Thus, a switch will let all rates increase until it is congested, and then it will mark this rates down to its estimate. The result is a fast rate oscillation (compared to a binary switch) for each VC at about two times the RTT per cycle with a magnitude of about 100% of the average value. A simulation of the iterative method is shown in Figure 2.

Figure 2. Inerativ Explicit Rate Network
RTT=2 ms, TBE=250, RDF=1/16, AIR=1/16
Network Utilization = 88%
Max Queue Size = 125 cells
Average Queue Size = 20 cells
Block Transfer time = 32 ms

The parameters and simulated network are the same as for the binary rate case except that the Transient Buffer Exposure (TBE) is the full value based on the same buffer size, rather than a reduced one required for a binary network, and AIR is adjusted as appropriate for an explicit rate operation.

The middle trace in the simulation with the small oscillations is the congestion estimate (MACR). It responds slowly to switch load changes (where the square (ER) load switches). As a result, when the estimate is not correct, it tends to create additional queue buildup, or utilization loss.

The iterative rate operation achieves average queue sizes 5 times less than the binary rate network and network utilization 5% higher. This improvement is sufficient to permit the iterative explicit rate switch to be used for WAN operations and still not require uneconomic buffer sizes, suffer cell loss, or result in uneconomic network utilization. Also, as with all explicit rate switches, it is totally fair, not suffering from the binary switch fairness problem. It does still have substantial oscillations of the VC rates and these would severely limit real time operation.

VC Counting Explicit Rate Control

If, instead of estimating the congestion rate at a switch, it is computed accurately based on the total available bandwidth capacity for bottlenecked VC's divided by the actual number of bottlenecked VC's which are active, an accurate, up-to-date congestion rate can be computed every millisecond or so. Computing this rate takes considerably more memory cycles than the simple iterative approach, but it provides a considerably superior result. With this accurate congestion rate in hand, the ER field of each backward RM cell can be precisely set to the lower of the rate from the prior switch or the congestion level or, in the case that there is a queue buildup, to a value some percentage (like 10%) below the congestion level. In the latter case, when all VC's are set to at least 10% below the congestion level, then the queue will drain quickly. When it is drained, the rates are all increased to the congestion level until the next queue buildup. Alternatively, the ER's could always be set to 98% of the congestion level, but then queues would take longer to drain and the delays would be greater. Figure 3. shows a simulation of the same case as shown in the prior two ceases.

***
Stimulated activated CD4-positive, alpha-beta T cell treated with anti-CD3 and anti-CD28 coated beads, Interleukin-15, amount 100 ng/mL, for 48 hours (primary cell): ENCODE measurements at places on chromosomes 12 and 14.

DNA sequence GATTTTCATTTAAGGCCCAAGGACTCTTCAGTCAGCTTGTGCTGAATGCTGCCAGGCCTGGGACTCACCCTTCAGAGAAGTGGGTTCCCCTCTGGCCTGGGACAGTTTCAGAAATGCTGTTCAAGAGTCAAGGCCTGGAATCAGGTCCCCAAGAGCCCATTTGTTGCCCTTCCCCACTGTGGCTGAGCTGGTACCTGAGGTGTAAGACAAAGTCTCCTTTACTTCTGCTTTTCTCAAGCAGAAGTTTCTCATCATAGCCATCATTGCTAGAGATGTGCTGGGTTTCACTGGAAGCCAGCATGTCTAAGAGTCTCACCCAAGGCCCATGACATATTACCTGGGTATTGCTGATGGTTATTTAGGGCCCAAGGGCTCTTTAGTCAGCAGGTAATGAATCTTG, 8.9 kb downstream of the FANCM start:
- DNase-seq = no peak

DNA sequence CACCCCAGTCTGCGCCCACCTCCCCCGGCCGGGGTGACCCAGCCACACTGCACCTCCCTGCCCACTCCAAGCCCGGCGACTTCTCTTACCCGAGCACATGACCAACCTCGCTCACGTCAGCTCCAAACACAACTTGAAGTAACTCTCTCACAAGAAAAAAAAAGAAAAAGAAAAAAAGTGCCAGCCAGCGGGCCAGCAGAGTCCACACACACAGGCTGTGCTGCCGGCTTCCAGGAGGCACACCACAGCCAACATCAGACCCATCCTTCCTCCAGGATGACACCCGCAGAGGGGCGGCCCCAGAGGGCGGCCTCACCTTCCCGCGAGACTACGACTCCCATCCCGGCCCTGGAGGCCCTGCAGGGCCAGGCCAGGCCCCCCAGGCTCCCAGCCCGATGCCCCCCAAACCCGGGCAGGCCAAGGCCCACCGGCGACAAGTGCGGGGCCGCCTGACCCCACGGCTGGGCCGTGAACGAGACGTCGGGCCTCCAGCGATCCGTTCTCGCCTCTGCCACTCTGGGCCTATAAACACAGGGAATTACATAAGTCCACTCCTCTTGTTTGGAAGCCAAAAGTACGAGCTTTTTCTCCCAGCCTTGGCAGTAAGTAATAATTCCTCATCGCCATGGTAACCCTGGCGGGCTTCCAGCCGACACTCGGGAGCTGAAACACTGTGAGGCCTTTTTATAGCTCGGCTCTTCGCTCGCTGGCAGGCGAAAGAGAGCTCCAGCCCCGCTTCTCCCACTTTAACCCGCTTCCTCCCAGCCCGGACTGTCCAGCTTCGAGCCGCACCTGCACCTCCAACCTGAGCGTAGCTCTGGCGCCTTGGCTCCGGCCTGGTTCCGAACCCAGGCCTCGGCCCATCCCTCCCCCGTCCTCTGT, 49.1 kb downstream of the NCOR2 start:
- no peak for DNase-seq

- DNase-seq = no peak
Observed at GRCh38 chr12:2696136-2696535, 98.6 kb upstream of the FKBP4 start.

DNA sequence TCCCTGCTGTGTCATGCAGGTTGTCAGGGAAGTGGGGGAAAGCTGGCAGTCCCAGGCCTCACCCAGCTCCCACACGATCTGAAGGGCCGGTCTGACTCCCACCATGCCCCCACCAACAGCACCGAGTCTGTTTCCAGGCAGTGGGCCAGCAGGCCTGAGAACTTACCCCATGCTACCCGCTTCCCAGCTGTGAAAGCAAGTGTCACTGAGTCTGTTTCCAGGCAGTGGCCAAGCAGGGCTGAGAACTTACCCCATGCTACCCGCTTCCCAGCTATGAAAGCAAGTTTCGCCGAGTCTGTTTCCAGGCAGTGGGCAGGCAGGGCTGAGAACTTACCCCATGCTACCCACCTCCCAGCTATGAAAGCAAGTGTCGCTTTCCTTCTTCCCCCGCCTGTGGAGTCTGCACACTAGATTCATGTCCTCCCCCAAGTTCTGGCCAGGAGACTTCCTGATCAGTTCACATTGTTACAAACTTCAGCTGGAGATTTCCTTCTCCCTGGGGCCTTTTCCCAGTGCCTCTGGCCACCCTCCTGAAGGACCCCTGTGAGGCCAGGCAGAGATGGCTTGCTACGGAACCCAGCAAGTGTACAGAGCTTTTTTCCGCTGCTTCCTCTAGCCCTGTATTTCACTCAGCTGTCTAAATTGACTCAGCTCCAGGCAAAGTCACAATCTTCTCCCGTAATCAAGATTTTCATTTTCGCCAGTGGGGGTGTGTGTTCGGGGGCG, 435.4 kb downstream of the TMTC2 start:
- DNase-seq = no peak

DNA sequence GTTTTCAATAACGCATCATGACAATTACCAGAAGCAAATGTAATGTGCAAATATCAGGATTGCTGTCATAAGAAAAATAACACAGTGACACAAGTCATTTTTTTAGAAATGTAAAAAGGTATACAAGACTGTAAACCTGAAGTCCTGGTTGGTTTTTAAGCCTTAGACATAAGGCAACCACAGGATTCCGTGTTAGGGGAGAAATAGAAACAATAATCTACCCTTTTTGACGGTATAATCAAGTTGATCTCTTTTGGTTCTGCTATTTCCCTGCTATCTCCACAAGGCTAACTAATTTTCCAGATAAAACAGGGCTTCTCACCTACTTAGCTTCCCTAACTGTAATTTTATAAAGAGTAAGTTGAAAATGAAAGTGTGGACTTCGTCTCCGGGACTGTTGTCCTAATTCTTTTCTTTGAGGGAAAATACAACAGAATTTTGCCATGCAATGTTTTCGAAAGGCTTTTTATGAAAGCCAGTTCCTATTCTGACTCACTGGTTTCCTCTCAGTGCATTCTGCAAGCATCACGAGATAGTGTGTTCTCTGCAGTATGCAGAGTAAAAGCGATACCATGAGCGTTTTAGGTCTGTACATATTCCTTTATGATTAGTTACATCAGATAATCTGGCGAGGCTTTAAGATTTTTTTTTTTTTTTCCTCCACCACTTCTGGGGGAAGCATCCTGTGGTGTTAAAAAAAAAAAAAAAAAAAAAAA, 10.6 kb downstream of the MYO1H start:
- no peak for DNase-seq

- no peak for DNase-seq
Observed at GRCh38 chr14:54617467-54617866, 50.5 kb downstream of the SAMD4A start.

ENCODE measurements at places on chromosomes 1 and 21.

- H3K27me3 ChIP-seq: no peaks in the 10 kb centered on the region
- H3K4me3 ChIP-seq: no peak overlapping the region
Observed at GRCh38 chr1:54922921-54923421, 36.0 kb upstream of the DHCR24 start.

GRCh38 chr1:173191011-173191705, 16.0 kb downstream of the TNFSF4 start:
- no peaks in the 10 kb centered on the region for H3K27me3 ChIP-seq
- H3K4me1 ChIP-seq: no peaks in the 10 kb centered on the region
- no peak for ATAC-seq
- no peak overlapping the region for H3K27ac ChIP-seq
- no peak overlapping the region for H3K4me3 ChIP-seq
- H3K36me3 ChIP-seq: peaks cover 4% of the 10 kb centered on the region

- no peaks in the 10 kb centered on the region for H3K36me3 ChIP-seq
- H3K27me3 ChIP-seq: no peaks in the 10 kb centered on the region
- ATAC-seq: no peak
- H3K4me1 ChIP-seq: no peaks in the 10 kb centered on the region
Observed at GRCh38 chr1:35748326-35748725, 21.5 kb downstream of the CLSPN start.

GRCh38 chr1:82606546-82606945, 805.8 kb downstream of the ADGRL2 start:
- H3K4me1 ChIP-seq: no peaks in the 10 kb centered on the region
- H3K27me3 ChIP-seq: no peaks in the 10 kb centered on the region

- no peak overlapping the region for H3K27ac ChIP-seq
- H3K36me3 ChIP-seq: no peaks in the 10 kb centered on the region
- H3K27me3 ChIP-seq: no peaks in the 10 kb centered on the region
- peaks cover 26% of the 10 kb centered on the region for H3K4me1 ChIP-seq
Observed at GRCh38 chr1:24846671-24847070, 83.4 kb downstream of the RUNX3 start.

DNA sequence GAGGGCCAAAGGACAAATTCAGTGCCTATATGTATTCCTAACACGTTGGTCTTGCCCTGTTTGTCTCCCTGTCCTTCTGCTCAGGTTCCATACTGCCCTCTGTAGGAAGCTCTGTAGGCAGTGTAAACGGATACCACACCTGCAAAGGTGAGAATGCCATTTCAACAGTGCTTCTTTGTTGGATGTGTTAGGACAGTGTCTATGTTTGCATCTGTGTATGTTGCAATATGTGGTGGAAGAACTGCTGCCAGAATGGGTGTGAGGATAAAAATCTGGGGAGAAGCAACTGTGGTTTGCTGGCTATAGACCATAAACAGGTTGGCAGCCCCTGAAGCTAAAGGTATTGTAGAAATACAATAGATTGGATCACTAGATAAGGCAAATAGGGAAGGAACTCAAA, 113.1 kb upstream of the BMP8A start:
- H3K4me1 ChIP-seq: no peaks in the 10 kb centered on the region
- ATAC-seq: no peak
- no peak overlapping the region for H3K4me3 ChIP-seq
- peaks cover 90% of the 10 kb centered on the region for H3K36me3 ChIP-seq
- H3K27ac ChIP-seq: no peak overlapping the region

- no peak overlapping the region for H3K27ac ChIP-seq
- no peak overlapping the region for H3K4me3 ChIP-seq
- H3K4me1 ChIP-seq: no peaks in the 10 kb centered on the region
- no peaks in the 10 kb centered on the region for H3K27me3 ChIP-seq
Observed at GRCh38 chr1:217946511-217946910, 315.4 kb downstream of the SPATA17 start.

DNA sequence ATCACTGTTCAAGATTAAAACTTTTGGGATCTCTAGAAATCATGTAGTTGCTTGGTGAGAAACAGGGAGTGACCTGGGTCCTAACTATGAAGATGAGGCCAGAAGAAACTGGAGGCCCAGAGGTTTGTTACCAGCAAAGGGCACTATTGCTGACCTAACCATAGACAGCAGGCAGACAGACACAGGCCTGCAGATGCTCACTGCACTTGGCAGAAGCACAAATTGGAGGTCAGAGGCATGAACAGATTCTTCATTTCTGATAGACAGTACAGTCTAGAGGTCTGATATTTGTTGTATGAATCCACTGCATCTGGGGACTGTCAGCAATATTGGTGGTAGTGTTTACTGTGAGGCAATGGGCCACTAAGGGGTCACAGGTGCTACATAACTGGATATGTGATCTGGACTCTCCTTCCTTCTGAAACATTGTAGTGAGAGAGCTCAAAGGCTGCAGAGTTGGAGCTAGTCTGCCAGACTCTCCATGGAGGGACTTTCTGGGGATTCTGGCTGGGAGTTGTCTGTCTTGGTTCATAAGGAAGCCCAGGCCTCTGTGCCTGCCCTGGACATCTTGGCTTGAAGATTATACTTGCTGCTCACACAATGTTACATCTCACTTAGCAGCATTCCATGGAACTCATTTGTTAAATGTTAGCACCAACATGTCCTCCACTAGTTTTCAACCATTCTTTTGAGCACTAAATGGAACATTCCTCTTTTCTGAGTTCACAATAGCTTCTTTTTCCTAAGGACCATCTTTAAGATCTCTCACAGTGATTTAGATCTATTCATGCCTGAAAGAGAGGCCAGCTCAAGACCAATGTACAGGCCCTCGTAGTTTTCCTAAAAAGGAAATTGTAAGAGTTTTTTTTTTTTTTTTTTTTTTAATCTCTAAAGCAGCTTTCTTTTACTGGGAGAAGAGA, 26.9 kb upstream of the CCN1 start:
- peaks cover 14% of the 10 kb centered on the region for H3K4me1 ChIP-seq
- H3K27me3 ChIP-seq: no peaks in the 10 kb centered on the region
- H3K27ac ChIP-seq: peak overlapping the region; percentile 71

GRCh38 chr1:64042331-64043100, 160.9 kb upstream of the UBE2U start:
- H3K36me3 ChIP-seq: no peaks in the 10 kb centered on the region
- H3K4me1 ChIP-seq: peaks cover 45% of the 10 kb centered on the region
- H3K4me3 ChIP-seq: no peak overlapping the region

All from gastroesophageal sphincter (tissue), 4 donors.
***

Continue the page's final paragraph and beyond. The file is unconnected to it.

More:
Figure 3. VC Counting Explicit Rate Network
RTT=2 ms, TBE=250, RDF=1/16, AIR=1
Network Utilization = 97%
Max Queue Size = 125 cells
Average Queue Size= 10 cells
Block Transfer time = 29 ms

As can be seen in Figure 3, the VC rate (ACR) stays exactly on the switch congestion rate (ER) except for the delays in feedback due to the speed of light and the designed undershoot to clear the queue. The network utilization is 97% and is not significantly affected by the RTT since there is no oscillations. The utilization is 9% better than the iterative method and 14% higher than the binary method. Also the average queue size is 50% of the iterative method and 10% of the binary method. These queue improvements are due to the quick feedback of the exact rate without oscillations and substantially improve the ability to support large WAN distances without having to reduce the startup rate.

Figure 4 shows the three cases in the two dimensions of network utilization and average queue size.


The flow control specified in the ATM Forum TM 4.0 is a major step forward over any flow control ever examined before. In the old days of large packet networks at low speeds, we did not need flow control as precise and powerful as the new explicit rate method. However, with today's network speeds at distances anything further than LAN distances, the new explicit rate is a critical and necessary improvement. As was shown, the binary rate method is still viable when restricted to the LAN, with only a few switches, and only for data. But the explicit rate technique can be used at WAN distances with high startup rates with as low a cell loss rate as desired (10-12 typically). As a result of its extremely good control and low delay (queue buildup), the VC counting explicit rate switches can also be used for real-time operation, for example for video.